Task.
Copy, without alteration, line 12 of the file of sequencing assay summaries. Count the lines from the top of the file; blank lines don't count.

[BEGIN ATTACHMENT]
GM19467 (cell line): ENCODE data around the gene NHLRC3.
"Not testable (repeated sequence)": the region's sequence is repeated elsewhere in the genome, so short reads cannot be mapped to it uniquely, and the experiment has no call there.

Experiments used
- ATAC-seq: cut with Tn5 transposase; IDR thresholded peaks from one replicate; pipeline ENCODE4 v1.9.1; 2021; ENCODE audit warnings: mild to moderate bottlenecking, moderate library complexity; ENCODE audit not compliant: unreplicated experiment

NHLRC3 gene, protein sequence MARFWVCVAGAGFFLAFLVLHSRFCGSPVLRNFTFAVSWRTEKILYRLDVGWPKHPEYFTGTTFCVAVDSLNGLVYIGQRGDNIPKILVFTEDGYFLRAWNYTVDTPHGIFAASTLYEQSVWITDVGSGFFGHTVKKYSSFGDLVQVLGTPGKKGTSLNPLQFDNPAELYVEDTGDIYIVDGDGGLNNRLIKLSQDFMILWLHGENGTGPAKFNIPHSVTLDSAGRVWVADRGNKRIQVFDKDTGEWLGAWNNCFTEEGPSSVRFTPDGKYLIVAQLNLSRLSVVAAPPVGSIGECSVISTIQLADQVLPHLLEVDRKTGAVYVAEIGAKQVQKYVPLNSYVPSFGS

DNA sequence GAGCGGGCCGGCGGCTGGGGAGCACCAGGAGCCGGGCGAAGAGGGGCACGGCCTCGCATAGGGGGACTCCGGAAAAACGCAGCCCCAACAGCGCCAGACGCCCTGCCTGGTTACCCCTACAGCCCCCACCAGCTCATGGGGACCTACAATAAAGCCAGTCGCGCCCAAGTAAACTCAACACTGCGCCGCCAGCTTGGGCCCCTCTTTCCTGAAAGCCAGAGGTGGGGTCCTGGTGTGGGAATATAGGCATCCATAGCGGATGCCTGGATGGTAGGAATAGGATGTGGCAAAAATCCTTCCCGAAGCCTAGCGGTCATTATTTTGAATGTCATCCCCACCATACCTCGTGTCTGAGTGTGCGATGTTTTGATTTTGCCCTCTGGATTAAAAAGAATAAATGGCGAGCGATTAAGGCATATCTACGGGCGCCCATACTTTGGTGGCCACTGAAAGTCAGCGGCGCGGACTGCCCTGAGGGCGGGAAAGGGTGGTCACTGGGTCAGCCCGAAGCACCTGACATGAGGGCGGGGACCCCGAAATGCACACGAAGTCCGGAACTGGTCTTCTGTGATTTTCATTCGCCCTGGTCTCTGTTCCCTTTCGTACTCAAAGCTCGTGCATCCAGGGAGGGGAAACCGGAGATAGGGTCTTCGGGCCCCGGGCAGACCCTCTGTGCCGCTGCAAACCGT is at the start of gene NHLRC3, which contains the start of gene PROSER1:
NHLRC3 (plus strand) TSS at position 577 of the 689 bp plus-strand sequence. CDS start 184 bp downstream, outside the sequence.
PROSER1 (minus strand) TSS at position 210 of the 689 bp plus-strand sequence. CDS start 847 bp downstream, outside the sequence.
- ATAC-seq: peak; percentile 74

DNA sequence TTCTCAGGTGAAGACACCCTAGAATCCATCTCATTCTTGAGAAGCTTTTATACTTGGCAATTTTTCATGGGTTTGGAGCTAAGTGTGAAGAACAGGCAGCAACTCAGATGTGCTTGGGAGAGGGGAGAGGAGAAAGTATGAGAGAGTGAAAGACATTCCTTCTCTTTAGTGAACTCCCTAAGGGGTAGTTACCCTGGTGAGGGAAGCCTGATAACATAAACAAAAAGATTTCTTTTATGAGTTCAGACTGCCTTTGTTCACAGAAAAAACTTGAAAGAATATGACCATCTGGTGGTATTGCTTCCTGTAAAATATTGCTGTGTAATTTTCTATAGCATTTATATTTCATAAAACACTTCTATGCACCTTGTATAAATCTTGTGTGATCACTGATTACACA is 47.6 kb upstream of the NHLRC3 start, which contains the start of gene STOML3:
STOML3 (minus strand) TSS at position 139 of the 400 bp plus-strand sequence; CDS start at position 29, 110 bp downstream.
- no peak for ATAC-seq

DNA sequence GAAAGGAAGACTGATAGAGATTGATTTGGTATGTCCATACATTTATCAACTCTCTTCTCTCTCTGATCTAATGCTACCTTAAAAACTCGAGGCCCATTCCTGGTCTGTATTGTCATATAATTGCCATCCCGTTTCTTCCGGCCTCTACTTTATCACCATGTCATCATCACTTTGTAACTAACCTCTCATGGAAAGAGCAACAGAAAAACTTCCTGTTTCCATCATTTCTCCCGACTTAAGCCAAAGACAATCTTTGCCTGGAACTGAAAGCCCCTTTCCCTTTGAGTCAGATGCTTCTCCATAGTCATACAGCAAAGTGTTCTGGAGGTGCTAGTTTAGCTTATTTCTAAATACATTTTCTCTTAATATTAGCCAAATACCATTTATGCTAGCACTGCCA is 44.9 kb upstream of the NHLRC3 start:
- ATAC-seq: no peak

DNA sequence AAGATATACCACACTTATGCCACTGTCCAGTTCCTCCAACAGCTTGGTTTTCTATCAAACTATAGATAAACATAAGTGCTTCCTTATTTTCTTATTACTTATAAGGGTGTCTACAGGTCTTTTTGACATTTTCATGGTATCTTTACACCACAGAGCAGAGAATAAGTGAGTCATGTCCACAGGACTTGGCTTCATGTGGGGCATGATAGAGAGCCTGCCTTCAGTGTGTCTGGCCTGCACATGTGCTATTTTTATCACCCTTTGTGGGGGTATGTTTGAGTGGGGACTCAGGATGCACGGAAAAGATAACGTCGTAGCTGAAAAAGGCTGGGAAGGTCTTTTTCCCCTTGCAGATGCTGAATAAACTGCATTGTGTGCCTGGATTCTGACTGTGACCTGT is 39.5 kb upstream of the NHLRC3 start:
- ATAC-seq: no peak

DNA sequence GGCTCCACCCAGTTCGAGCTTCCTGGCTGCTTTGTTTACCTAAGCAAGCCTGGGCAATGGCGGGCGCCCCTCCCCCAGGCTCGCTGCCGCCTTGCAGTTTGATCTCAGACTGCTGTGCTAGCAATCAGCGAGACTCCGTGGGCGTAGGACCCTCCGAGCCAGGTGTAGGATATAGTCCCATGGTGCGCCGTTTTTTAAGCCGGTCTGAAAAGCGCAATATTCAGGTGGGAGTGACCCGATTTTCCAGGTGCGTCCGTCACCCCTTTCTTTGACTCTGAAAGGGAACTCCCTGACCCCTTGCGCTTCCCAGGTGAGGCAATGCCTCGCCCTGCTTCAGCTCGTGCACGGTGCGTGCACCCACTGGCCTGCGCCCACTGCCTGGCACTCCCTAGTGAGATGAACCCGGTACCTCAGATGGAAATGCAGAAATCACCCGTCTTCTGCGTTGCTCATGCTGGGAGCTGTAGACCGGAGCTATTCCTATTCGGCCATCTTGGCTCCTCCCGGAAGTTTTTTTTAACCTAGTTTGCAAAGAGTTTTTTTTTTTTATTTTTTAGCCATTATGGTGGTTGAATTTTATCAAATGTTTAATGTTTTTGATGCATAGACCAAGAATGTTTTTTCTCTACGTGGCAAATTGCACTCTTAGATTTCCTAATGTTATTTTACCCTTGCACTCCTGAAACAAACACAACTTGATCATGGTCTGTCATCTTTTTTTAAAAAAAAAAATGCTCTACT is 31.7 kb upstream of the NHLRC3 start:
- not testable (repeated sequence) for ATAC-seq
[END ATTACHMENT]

- no peak for ATAC-seq